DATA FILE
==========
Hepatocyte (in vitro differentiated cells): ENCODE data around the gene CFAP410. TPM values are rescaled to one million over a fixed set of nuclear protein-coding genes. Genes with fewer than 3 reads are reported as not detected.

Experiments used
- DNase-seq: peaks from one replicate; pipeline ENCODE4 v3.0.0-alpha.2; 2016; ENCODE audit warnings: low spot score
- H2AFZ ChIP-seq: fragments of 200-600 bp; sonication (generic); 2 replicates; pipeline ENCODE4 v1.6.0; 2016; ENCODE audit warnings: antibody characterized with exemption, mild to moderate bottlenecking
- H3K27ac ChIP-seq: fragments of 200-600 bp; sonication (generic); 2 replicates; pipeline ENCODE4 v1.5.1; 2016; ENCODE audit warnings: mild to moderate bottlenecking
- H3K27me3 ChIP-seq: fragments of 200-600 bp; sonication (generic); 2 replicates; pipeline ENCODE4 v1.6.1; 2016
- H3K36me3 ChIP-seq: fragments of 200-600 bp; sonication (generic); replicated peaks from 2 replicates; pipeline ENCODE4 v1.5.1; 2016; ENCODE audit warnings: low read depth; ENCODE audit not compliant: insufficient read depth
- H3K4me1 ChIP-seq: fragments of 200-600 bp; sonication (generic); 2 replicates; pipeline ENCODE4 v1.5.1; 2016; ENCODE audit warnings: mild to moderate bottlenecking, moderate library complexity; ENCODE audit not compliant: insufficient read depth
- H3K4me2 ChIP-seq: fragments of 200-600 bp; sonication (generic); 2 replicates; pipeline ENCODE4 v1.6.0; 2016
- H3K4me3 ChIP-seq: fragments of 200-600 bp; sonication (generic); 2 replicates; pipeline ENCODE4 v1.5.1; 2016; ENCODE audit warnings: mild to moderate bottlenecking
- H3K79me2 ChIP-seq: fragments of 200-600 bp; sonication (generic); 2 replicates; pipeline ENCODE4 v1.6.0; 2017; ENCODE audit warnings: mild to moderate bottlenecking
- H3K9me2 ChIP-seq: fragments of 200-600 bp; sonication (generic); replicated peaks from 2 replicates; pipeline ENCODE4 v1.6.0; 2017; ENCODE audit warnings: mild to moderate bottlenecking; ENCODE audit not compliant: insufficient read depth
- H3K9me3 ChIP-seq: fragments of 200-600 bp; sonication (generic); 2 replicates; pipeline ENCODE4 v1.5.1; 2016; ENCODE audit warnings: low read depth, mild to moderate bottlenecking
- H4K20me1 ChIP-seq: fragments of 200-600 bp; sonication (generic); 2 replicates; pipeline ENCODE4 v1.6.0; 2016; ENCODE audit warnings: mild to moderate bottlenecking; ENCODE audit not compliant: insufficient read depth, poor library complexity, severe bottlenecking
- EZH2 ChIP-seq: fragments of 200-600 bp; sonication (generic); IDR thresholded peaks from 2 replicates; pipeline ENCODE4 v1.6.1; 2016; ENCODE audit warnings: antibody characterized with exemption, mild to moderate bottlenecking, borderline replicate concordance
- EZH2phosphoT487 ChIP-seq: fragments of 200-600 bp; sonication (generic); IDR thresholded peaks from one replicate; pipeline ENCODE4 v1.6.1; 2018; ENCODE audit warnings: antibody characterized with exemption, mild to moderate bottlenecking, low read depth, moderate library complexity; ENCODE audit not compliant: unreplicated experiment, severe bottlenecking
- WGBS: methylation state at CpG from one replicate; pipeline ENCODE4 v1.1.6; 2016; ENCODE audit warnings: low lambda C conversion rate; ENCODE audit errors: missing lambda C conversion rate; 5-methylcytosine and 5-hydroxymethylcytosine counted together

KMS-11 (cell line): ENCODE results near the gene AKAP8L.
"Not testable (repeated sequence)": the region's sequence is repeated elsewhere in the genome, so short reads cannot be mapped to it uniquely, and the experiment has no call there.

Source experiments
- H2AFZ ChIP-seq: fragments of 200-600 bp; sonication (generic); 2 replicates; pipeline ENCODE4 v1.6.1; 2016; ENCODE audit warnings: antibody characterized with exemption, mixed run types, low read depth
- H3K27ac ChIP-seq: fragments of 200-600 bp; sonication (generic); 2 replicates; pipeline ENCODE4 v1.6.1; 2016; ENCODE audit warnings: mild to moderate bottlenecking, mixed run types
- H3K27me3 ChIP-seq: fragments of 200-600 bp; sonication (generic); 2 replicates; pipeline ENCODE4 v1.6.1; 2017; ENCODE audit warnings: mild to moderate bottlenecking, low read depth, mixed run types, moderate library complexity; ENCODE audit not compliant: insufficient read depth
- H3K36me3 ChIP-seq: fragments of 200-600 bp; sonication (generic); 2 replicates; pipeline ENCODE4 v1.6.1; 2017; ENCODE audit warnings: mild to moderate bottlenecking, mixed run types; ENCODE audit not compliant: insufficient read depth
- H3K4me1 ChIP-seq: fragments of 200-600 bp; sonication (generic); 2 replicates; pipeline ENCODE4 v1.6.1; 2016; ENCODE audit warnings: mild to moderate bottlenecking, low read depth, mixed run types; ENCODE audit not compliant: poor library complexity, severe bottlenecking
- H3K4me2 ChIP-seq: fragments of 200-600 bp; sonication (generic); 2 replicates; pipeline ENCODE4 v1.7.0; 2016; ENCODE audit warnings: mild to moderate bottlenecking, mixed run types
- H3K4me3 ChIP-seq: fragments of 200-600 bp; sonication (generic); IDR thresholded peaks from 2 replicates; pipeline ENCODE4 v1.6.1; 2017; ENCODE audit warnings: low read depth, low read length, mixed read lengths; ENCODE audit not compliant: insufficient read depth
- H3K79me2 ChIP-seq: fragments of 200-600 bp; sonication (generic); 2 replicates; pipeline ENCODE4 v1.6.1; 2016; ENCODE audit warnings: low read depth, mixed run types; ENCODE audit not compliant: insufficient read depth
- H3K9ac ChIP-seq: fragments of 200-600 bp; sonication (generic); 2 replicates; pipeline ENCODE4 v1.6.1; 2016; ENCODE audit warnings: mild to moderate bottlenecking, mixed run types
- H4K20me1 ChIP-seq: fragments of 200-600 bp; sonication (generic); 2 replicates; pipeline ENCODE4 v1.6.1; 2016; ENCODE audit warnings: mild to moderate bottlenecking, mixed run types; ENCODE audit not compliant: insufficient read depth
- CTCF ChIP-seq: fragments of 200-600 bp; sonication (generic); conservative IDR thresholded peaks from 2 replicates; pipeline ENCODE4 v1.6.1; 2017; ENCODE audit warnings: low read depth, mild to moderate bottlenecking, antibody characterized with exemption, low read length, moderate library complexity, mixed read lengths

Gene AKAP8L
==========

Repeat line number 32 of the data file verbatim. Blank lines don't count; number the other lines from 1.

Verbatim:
Gene AKAP8L